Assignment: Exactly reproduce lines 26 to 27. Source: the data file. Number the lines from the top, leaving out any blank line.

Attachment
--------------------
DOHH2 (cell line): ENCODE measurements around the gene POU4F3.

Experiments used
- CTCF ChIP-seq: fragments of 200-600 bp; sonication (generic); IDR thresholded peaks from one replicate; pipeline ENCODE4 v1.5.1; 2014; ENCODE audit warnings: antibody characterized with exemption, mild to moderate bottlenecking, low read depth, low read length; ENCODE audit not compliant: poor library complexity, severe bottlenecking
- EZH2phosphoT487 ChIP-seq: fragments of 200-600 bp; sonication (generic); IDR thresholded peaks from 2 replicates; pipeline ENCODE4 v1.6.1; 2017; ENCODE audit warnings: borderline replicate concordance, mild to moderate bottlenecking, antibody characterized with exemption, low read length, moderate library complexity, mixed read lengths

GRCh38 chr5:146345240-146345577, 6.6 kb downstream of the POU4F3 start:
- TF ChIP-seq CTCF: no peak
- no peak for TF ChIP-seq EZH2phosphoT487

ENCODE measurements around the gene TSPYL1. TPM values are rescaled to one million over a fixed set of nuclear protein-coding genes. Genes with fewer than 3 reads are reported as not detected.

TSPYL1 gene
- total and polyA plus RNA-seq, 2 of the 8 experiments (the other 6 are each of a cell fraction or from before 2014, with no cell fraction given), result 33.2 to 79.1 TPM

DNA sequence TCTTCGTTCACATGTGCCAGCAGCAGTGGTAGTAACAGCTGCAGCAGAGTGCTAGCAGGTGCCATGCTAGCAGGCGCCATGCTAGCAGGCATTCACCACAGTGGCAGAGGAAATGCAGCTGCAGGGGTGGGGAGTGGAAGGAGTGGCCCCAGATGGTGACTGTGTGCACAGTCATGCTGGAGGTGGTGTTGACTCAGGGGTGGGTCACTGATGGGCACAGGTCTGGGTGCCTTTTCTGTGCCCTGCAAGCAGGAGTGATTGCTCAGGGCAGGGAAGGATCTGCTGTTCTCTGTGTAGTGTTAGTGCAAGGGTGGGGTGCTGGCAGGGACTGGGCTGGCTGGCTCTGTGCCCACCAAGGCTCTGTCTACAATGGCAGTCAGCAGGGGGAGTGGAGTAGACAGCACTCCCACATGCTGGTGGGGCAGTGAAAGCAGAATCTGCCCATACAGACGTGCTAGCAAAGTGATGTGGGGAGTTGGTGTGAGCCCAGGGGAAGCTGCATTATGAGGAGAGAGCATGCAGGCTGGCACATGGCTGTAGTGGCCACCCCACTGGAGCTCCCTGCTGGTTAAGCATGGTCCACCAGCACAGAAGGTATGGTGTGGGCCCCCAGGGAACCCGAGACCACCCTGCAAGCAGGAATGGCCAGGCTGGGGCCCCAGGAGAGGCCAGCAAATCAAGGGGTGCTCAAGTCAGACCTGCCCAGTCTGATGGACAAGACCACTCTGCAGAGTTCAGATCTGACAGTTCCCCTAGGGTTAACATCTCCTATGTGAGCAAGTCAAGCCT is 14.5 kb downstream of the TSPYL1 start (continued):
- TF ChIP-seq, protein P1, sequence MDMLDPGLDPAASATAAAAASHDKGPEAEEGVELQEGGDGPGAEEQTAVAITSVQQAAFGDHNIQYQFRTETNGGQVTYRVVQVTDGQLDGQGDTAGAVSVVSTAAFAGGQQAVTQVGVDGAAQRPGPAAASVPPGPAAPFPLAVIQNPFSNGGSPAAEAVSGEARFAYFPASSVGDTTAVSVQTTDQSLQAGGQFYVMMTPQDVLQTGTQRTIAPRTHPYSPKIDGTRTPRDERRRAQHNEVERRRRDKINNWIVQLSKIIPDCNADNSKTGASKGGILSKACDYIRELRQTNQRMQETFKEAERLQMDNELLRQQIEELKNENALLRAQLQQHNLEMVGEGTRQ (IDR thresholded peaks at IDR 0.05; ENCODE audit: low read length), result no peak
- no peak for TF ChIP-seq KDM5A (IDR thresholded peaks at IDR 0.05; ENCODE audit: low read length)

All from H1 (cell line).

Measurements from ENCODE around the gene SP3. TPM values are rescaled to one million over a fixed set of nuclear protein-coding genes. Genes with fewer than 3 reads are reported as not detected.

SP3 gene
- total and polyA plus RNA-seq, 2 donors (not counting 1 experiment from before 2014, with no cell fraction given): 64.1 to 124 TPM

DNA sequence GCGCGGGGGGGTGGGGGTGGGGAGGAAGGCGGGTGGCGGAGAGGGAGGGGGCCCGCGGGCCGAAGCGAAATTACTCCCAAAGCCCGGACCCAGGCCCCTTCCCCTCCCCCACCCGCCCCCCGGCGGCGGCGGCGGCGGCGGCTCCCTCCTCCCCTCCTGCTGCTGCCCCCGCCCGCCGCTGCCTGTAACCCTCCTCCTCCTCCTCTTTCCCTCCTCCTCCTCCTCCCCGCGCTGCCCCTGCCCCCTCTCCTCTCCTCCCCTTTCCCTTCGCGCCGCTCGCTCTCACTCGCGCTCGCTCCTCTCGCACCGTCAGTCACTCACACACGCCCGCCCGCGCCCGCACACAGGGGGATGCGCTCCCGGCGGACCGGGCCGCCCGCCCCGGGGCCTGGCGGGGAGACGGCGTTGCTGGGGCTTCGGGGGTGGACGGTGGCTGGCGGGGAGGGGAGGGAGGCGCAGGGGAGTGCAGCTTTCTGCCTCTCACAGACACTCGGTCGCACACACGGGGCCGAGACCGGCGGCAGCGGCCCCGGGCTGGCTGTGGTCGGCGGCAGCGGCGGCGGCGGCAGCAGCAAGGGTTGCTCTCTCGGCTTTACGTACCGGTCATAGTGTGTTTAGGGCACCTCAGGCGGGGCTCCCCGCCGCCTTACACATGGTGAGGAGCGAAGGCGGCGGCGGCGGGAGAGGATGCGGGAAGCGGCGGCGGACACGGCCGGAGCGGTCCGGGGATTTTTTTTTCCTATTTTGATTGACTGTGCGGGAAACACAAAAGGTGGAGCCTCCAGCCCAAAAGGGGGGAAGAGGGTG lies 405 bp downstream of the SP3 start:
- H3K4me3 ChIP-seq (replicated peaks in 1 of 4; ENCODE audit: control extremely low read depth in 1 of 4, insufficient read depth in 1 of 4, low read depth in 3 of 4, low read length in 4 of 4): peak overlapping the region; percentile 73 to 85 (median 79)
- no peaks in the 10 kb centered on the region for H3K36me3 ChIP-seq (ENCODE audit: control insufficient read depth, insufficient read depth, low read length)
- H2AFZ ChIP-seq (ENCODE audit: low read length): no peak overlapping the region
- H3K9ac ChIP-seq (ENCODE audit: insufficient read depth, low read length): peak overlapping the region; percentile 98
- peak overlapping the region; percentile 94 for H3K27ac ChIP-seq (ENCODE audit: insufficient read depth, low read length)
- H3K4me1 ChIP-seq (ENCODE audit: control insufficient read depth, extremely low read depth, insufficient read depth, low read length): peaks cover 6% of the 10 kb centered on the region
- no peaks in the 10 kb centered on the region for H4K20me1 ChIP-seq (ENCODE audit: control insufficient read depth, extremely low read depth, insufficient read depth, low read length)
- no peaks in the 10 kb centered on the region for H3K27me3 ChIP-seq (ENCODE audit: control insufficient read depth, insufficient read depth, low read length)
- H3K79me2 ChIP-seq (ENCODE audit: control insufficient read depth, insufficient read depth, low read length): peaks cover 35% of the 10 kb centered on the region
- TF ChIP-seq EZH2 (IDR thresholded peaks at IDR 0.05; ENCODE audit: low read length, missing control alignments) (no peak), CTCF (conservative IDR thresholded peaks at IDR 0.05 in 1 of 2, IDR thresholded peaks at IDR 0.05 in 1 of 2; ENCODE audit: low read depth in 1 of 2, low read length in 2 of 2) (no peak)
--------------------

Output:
- no peaks in the 10 kb centered on the region for H3K27me3 ChIP-seq (ENCODE audit: control insufficient read depth, insufficient read depth, low read length)
- H3K79me2 ChIP-seq (ENCODE audit: control insufficient read depth, insufficient read depth, low read length): peaks cover 35% of the 10 kb centered on the region